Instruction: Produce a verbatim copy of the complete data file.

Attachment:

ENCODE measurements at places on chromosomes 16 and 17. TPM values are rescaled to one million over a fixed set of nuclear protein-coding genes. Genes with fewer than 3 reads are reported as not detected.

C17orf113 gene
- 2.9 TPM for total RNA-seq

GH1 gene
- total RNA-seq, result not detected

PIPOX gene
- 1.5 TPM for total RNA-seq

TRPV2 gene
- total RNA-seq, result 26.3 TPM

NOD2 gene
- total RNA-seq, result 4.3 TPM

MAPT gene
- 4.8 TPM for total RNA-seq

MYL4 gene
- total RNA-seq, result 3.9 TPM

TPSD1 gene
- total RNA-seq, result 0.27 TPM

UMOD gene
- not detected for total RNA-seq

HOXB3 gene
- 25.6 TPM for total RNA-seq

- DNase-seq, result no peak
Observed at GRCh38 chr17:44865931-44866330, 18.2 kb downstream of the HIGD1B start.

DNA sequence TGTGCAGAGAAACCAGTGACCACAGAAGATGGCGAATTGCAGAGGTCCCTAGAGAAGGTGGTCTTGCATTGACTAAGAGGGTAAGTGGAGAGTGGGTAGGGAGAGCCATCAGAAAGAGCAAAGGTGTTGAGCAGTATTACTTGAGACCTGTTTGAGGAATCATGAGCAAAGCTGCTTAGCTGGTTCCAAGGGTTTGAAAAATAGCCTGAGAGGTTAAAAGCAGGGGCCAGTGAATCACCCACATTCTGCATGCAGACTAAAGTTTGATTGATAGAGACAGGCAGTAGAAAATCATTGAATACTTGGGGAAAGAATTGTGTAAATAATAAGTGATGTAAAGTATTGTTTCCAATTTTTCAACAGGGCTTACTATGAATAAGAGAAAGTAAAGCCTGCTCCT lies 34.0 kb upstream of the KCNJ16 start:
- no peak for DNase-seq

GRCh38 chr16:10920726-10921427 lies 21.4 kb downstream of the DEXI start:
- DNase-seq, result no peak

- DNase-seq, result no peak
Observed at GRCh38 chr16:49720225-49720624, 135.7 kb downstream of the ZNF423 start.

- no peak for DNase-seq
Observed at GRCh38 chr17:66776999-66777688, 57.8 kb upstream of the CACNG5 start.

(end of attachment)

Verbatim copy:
ENCODE measurements at places on chromosomes 16 and 17. TPM values are rescaled to one million over a fixed set of nuclear protein-coding genes. Genes with fewer than 3 reads are reported as not detected.

C17orf113 gene
- 2.9 TPM for total RNA-seq

GH1 gene
- total RNA-seq, result not detected

PIPOX gene
- 1.5 TPM for total RNA-seq

TRPV2 gene
- total RNA-seq, result 26.3 TPM

NOD2 gene
- total RNA-seq, result 4.3 TPM

MAPT gene
- 4.8 TPM for total RNA-seq

MYL4 gene
- total RNA-seq, result 3.9 TPM

TPSD1 gene
- total RNA-seq, result 0.27 TPM

UMOD gene
- not detected for total RNA-seq

HOXB3 gene
- 25.6 TPM for total RNA-seq

- DNase-seq, result no peak
Observed at GRCh38 chr17:44865931-44866330, 18.2 kb downstream of the HIGD1B start.

DNA sequence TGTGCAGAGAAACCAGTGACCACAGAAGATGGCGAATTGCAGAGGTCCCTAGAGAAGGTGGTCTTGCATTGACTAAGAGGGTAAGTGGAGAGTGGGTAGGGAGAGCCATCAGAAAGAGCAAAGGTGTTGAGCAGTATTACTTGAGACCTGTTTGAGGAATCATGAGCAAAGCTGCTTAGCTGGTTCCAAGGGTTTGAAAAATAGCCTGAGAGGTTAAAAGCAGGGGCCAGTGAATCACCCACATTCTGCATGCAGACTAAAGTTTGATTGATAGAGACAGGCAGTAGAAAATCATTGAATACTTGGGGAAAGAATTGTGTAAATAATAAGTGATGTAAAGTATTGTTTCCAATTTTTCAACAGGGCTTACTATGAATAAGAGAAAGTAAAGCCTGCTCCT lies 34.0 kb upstream of the KCNJ16 start:
- no peak for DNase-seq

GRCh38 chr16:10920726-10921427 lies 21.4 kb downstream of the DEXI start:
- DNase-seq, result no peak

- DNase-seq, result no peak
Observed at GRCh38 chr16:49720225-49720624, 135.7 kb downstream of the ZNF423 start.

- no peak for DNase-seq
Observed at GRCh38 chr17:66776999-66777688, 57.8 kb upstream of the CACNG5 start.